Science and Technology
Grade 1: Matter and Materials: Characteristics of Objects and Properties of Materials
Overall Expectations
•distinguish between objects and materials (e.g., scissors are objects and they can be made of metal and/or plastic), and identify and describe the properties of some materials (e.g., flexibility of plastic, hardness of wood);
•investigate the properties of materials and make appropriate use of materials when designing and making objects;
•describe the function of specific materials in manufactured objects that they and others use in daily life.         
Specific Expectations
Understanding Basic Concepts        
•identify each of the senses and demonstrate understanding of how they help us recognize and use a variety of materials (e.g., our sense of sight enables us to determine whether a banana is ripe; our sense of hearing tells us whether the washing machine is working properly);        
•describe various materials using information gathered by using their senses (e.g., a piece of steel is hard, shiny, and cold, and makes a ringing noise when tapped; a ceramic bowl is hard and rough-textured, and makes a dull sound when tapped);        
•identify properties of materials that are important to the purpose and function of the objects that are made from them (e.g., the flexibility of plastic makes plastic wrap useful for covering food in order to keep it fresh);        
•describe, using their observations, ways in which materials can be changed to alter their appearance, smell, and texture (e.g., cooking changes the smell and texture of ingredients on a pizza; painting rough wood makes it smoother).         
Developing Skills of Inquiry, Design, and Communication        
•sort objects (e.g., students’ coats, lunch bags, cooking utensils) and describe the different materials from which those objects are made;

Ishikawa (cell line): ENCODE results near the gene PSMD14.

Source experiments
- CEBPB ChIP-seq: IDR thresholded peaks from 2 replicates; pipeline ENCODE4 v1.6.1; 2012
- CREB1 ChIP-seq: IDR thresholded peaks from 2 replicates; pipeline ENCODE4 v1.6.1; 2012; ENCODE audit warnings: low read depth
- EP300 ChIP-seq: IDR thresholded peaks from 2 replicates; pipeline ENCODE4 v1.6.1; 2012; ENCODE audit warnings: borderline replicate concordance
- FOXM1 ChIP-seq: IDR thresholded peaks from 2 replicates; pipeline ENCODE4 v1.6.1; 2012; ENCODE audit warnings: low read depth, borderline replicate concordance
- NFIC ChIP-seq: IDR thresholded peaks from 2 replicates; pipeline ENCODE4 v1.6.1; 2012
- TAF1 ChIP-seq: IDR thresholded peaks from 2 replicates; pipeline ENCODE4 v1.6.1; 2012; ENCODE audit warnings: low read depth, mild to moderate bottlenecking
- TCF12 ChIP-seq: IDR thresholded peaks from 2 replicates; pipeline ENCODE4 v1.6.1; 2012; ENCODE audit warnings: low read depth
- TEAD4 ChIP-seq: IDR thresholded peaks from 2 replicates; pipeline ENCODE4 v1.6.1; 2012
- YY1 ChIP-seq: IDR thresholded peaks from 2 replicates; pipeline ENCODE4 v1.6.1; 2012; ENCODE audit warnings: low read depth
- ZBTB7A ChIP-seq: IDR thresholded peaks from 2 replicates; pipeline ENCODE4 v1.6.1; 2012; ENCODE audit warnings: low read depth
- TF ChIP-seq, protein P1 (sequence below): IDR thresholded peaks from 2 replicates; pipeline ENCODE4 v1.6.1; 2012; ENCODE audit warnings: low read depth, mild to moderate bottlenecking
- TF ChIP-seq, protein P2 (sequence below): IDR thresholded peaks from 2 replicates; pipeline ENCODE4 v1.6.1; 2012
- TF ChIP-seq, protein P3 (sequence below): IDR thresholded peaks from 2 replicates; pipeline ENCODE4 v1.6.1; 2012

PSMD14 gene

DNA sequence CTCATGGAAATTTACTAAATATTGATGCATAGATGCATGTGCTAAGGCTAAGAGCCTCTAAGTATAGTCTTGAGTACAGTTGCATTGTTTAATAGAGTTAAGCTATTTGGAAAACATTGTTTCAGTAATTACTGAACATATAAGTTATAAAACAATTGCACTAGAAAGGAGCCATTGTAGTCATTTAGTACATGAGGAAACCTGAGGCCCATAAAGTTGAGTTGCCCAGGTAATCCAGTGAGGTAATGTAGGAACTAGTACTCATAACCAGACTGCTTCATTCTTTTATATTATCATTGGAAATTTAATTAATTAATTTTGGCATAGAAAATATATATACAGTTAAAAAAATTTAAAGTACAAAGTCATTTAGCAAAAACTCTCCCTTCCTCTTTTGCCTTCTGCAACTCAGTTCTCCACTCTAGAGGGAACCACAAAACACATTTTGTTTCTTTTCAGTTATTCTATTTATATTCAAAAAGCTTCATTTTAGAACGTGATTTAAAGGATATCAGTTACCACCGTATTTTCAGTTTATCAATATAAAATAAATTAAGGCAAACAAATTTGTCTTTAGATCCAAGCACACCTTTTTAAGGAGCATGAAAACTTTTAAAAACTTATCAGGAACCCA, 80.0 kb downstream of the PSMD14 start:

•demonstrate ways in which various materials can be manipulated to produce different sounds (e.g., produce sounds by tapping the sides of glasses that contain different amounts of water) and describe their findings;        
•design a usable product that is aesthetically pleasing (e.g., a tote bag, cookie, musical instrument) and construct it by combining and modifying materials that they have selected themselves;        
•ask questions about and identify needs and problems related to objects and materials, and explore possible answers and solutions (e.g., test materials to determine which ones insulate more efficiently; test different fabrics to determine which are waterproof);        
•plan investigations to answer some of these questions or solve some of these problems;        
•use appropriate vocabulary in describing their investigations, explorations, and observations (e.g., use words such as soft, smooth, rough, and sticky when describing textures);        
•record relevant observations, findings, and measurements, using written language, drawings, charts, and concrete materials (e.g., make a display board and record the results of their testing of chalk on different materials);        
•communicate the procedures and results of investigations for specific purposes, using demonstrations, drawings, and oral and written descriptions (e.g., display examples of materials tested and indicate which ones were best for writing on).         
Relating Science and Technology to the World Outside the School        
•describe how properties of materials (e.g., sounds, textures, lustre) help us learn about natural and human-made objects;        
•identify materials that can be used to join and fasten other materials (e.g., tape for paper; thread for buttons);        
•demonstrate ways of reusing materials and objects in daily activities (e.g., reuse of plastic containers for storing food);        
•recognize that objects made of certain materials can be recycled (e.g., pop cans, plastic jugs, newspapers);        
•identify, through observation, the same material in different objects (e.g., cotton in shirts and towels; glass in magnifying glasses and windows; wood in pencils and furniture);        
•compare objects constructed for similar purposes (e.g., different types of chairs) and identify the similarities and differences between their corresponding parts and the materials from which they are made (e.g., metal, wood);        
•identify materials commonly used in manufactured objects as well as the source of those materials (e.g., wood from trees).         
Student Name:        
 Expectations: Copyright The Queen's Printer for Ontario, 1998.  Format: Copyright B.Phillips, 1998.